Topics Map > Writing
|Student Activity Time
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Dialogue journals have individuals keep a journal where they write about a reading assignment, lecture, task, or experience. Students exchange journals with another student, who reads the entry, provides comments, and asks questions of the writer.
Use it when you want...
- To provide a vehicle for students to connect coursework to their personal lives, record their thoughts, have others review their work, provide feedback, and ask questions, or
- To allow students to connect with other students in ways that can challenge and expand their thinking on a topic.
What students will need
- There are no special requirements for this approach
The following workflow is meant to guide how to facilitate a Dialogue Journal learning activity within a classroom.
- Decide the following parameters of the activity: the reader’s tasks and role, how and when partners will exchange journals, the medium for the journal (e.g., a computer file, a lined tablet, a formal bound booklet), and whether you will supply students with this or they will need to purchase it.
- Create a handout that includes directions, clarifies expectations, and provides examples.
- On a new page in the journal, students draw a vertical line about one-third of the page from the right margin. The writer writes on the left side, and the responder is on the right.
- After reviewing the assigned content, the writer enters comments, questions, and dates and signs the entry.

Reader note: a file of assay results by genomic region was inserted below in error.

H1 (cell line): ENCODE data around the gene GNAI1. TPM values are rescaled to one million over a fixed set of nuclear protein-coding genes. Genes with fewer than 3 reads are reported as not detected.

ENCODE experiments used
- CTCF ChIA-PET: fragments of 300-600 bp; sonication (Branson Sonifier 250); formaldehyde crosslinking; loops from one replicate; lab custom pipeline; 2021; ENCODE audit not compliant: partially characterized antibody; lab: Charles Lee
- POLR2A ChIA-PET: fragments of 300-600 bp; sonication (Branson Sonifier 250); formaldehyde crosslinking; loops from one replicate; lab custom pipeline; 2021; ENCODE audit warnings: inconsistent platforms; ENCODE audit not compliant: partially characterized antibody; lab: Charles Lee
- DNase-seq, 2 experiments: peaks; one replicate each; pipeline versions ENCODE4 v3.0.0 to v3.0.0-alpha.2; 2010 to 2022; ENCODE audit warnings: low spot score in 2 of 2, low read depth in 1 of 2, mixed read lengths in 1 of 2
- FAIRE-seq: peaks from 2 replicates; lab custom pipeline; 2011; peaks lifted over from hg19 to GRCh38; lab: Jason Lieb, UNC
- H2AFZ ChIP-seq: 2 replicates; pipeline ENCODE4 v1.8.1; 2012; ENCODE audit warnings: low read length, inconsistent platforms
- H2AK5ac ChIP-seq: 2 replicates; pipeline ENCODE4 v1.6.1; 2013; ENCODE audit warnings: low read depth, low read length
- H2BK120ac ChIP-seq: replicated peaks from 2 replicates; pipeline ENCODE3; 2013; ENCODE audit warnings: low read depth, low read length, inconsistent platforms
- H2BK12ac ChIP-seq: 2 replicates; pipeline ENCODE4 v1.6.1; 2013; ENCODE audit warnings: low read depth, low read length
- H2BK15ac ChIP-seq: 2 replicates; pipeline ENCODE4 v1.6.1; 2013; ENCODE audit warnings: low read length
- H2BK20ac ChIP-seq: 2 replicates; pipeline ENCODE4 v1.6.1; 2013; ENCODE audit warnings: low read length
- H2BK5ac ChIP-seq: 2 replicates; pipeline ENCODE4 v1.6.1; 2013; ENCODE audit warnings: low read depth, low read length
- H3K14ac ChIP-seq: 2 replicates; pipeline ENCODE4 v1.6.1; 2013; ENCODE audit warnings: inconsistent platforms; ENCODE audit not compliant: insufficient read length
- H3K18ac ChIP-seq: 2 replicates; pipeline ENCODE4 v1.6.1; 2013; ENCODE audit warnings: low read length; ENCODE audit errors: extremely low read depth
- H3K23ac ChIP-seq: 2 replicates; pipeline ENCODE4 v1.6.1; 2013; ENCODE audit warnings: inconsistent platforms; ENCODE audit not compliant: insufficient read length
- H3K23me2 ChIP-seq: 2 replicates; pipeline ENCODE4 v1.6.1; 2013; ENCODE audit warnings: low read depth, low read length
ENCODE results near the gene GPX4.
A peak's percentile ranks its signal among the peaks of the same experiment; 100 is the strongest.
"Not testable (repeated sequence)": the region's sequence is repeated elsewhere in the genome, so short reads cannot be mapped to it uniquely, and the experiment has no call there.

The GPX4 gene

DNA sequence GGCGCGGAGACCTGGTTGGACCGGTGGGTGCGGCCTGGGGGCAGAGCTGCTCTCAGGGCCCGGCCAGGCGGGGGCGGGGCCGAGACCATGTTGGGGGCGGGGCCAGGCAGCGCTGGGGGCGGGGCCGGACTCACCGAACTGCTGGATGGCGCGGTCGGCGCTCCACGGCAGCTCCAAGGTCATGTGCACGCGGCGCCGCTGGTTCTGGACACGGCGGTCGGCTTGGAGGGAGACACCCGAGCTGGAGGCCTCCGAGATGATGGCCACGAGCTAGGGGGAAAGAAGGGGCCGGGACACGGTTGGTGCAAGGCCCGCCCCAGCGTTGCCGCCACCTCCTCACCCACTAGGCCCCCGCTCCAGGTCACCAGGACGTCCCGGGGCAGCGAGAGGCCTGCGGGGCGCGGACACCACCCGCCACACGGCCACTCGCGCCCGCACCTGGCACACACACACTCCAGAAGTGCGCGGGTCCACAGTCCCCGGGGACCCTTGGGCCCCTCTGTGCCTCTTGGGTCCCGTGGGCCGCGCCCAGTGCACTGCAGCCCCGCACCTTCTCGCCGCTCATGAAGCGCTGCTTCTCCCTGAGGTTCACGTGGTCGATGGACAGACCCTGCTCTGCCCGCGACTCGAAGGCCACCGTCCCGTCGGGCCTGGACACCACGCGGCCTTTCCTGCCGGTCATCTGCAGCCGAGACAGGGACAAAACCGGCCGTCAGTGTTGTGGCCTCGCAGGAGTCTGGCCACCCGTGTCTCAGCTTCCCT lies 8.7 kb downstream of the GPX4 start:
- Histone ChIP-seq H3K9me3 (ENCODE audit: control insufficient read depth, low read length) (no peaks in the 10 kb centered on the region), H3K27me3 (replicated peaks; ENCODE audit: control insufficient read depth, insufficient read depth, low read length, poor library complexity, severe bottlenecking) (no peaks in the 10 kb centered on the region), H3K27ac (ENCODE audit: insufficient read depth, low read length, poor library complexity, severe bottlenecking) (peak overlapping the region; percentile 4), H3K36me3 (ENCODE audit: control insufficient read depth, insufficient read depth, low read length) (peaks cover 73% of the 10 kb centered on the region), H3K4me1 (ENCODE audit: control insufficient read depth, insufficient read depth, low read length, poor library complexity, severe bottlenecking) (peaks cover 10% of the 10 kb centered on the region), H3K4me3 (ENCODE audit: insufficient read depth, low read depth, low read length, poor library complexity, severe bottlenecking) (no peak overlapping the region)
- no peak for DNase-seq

- The writer gives the journal to the responder, who reads the entries and responds with comments, answers, and questions, also dating and signing their work.
- The instructor may collect the journals to clarify points, answer questions, and comment on or evaluate the quality of observations and responses.
- Review journals.
- Provide feedback/grades based quality on the quality of observations and responses.
Accessibility and Room Considerations
An Introduction to Political Science professor encouraged students to pay closer attention to current political events and to relate these events to course content. He formed long-term pairs to work together for the semester and required one exchange of entries to add weekly responses. He asked students to note any recent political activity in the news that particularly intrigued them and to try to explain or elaborate on the item using the language and theories of political science (Barkley 294).
In Mass Communications, the professor teaching her online course focused on new media and culture. She used Dialogue Journals to develop activities using Piazza (an online question/answer forum integrated with Canvas). She asked students to create a posting based on course topics, including the decreased value of privacy, the digital divide, and issues of race, gender, and socioeconomic class in cyberculture. She asked students to pair up to respond to each other’s posts and encouraged other students to comment (Barkley 295).
Barkley, Elizabeth F. et al. Collaborative Learning Techniques: A Handbook For College Faculty. Wiley, 2014. pp. 292-296.